John H. Maddox was indicted, tried and convicted for the offense of selling marijuana. Challenges to the array of the grand and traverse jurors were made in which it was contended, among other things, that the provisions of the Act of 1967 (Ga. L. 1967, p. 725) contained in Code Ann. 59-112 (d) which permits any woman who does not desire to serve upon juries to notify the jury commissioners of the county in which she resides in writing to that effect whereupon her name shall not be placed in a jury box for said county.
On the trial of the case the state introduced evidence of an undercover agent for the Georgia Bureau of Investigation that the defendant had sold him a substance which appeared to be marijuana. This officer also testified that shortly after the sale he placed the plastic bag containing what appeared to be marijuana in the trunk of the automobile in which he was riding where the same remained until he removed it some four hours later and locked it in his briefcase where it remained until he delivered it to the State Crime Laboratory in Atlanta. The forensic scientist who identified the substance as marijuana testified that she received it from this undercover agent in the offices of the state crime laboratory.
1. The contention that the chain of possession of such substance was not proven so as to permit the introduction of evidence that it was marijuana is without merit, as is the contention that the trial court erred in refusing to direct a verdict of acquittal. The evidence authorized the verdict.
2. After the court completed its charge to the jury, counsel for the appellant objected because the court had not, without request, instructed the jury that their verdict must be unanimous. This failure to charge is enumerated as error. There was no written request, timely tendered, requesting such charge. See Code Ann. 70-207 (b). Thus, the question presented is whether such charge is required in the absence of a request.
In Fogarty v. State, 80 Ga. 450, 454 (5 SE 782) it was said: "The 4th ground of the motion is, in substance, that the court refused to instruct the jury 'that each juror should decide for himself, upon his oath, what his verdict should be, and that no juror should yield his deliberate conscientious convictions as to what his verdict should be, either at the instance of a fellow-juror or of the majority; and that no juror should yield his honest convictions for the sake of unanimity or to avert the disaster of a mistrial.' We think the court's charge was sufficient upon this question when he charged the jury that 'each juror should decide for himself, upon his oath, as to what his verdict should be,' if indeed he should have instructed the jury upon that subject at all. The jurors are supposed to be intelligent, conscientious men; each takes the oath prescribed by law, 'that he will give a true verdict according to the evidence'; and he is presumed to understand the nature and effect of his obligation. Whether he can conscientiously yield his judgment to that of his fellow-jurors, is a question he must decide for himself. The charge requested was a virtual bid for a mistrial; for the effect would be to impress upon an obstinate juror never to yield to the argument or reasoning of his fellow-jurors. The daily experience of our lives shows that such a charge would be erroneous. How often are the fixed and conscientious convictions of a sensible man changed by reason and argument. How foolish and absurd does a man appear when he announces that he never changes his opinions or convictions. The man who is willing to change his opinions and convictions upon reason and argument is the really reasonable man. This is so in the ordinary transactions of life; it is true as to courts, it is true as to jurors, and is true as to legislators.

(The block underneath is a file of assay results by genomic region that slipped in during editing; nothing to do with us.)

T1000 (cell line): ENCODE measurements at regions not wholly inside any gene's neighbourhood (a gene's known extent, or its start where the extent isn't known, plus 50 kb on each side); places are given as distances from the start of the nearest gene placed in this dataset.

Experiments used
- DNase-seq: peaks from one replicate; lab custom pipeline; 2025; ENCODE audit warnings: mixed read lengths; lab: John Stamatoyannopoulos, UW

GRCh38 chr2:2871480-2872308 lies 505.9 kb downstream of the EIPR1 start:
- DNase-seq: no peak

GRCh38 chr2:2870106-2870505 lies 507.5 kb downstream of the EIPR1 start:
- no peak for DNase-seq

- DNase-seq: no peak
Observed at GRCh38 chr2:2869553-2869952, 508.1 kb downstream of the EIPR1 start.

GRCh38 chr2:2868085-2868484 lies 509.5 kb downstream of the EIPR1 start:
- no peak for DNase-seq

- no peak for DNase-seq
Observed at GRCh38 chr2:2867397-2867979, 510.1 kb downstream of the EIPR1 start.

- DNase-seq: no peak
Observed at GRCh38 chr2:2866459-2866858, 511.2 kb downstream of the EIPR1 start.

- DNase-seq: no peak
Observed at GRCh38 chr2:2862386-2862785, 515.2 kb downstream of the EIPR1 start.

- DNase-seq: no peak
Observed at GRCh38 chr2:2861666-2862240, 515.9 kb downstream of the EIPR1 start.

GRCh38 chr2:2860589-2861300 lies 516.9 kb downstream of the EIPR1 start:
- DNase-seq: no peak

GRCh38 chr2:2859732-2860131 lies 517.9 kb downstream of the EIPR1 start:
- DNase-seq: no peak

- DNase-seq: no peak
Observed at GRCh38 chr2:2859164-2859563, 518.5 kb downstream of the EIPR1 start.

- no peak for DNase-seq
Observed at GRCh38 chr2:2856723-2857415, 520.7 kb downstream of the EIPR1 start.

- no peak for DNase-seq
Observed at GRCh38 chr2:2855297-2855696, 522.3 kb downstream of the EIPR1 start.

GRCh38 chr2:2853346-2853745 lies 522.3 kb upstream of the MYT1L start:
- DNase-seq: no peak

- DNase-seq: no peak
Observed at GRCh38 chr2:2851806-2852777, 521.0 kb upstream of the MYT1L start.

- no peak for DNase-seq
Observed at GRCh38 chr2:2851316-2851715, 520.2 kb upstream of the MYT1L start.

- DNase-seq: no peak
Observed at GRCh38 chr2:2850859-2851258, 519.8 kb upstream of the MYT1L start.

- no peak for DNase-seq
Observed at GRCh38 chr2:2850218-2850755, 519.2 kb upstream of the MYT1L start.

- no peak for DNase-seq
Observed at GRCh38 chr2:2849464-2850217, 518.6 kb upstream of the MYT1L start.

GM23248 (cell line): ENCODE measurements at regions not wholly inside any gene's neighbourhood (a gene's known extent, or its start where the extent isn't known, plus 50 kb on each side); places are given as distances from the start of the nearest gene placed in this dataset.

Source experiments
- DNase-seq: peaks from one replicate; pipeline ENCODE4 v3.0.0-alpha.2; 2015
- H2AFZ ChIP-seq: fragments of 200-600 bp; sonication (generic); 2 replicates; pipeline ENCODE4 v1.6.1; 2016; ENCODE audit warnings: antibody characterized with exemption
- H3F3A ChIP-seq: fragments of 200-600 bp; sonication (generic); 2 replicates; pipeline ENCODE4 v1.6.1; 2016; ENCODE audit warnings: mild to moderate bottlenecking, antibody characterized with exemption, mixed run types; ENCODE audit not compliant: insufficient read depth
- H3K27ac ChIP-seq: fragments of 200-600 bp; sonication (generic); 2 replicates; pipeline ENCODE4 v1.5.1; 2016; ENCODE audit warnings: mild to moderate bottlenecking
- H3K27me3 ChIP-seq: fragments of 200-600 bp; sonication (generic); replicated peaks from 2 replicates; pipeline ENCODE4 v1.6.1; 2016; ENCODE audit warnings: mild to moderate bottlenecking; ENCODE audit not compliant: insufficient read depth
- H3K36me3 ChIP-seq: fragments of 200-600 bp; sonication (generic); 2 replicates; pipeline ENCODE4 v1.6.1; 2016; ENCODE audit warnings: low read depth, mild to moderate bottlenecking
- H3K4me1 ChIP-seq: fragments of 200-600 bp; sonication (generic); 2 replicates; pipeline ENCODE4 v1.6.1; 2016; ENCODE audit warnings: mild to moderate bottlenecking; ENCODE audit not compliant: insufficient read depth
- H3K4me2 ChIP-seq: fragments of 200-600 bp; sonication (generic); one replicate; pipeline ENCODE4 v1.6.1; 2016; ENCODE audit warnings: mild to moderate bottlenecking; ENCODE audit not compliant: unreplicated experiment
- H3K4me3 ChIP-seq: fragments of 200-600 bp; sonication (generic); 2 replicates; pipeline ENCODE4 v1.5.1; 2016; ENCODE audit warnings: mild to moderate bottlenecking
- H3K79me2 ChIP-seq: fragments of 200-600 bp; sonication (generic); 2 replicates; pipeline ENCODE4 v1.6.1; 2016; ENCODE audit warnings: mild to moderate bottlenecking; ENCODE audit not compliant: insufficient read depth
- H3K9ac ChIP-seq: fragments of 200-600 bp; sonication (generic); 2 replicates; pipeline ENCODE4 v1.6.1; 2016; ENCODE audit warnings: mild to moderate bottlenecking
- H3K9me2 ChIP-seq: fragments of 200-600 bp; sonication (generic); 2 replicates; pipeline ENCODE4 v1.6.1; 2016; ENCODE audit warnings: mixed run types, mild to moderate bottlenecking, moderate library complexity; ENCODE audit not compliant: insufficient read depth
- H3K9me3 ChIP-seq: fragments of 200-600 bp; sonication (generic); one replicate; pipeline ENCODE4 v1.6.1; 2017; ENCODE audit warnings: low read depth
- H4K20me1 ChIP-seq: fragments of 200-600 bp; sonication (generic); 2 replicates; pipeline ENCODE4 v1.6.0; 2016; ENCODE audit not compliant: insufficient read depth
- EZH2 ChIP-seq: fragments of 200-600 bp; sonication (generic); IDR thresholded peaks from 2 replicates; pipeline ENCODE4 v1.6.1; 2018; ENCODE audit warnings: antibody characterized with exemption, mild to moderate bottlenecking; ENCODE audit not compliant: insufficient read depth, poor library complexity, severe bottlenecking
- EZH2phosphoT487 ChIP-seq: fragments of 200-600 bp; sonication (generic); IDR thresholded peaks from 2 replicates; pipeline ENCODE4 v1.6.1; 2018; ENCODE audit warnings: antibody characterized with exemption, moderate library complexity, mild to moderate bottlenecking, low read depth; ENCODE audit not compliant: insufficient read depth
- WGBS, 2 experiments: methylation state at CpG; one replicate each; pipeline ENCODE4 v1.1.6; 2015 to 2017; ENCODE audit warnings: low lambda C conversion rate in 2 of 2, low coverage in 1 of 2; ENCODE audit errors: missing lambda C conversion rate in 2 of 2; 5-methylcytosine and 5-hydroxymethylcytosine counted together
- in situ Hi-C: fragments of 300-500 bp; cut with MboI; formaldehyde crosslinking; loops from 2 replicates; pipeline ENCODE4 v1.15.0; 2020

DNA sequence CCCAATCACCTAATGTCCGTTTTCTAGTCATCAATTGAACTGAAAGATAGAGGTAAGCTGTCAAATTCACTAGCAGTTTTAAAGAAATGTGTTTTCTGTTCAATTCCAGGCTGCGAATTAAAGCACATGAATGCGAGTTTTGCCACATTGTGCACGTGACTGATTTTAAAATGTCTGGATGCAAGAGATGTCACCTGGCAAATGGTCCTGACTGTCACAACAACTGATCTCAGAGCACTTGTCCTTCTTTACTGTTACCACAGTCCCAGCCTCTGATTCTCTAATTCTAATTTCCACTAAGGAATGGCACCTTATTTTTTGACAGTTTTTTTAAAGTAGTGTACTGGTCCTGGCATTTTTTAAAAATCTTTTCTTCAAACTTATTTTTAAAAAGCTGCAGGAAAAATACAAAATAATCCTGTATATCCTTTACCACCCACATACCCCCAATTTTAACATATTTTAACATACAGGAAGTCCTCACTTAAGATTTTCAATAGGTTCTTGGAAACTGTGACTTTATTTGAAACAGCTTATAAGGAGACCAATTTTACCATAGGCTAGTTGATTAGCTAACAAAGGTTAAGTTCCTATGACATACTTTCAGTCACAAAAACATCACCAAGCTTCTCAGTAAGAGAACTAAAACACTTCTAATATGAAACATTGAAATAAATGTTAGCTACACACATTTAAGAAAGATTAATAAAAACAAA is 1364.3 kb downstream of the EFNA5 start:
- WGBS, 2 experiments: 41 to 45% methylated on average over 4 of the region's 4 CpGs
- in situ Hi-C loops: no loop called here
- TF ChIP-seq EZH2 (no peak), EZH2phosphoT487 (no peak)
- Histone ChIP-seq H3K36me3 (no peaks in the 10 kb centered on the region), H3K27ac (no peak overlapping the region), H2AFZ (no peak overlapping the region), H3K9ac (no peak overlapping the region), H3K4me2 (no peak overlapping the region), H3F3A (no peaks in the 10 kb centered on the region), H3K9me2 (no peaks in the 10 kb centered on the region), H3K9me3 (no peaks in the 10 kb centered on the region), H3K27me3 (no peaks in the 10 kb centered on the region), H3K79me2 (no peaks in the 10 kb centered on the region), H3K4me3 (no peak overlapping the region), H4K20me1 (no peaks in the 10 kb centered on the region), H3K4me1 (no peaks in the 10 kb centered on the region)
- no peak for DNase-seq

"This court, in the case of Smith v. The State, 63 Ga. 170, held that 'the jury are to act as a body, and should be charged as a body. The individual jurors are not to be addressed in the charge in a way to discourage mental harmony and concert. it is not incumbent upon the court to stimulate their individuality by charging at the prisoner's written request, "that each juror must be satisfied for himself, from the evidence, of the guilt of the defendant, before he can lawfully agree to a verdict of guilty." ' We do not think, therefore, that the court erred in refusing the request set out in this ground of the motion."